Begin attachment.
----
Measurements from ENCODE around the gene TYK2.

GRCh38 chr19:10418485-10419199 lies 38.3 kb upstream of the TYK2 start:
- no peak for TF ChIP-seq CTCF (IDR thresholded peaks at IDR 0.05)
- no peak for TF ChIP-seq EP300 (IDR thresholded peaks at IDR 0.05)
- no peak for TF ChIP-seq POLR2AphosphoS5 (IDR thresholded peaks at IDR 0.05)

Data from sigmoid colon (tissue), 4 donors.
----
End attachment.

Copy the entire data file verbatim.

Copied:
Measurements from ENCODE around the gene TYK2.

GRCh38 chr19:10418485-10419199 lies 38.3 kb upstream of the TYK2 start:
- no peak for TF ChIP-seq CTCF (IDR thresholded peaks at IDR 0.05)
- no peak for TF ChIP-seq EP300 (IDR thresholded peaks at IDR 0.05)
- no peak for TF ChIP-seq POLR2AphosphoS5 (IDR thresholded peaks at IDR 0.05)

Data from sigmoid colon (tissue), 4 donors.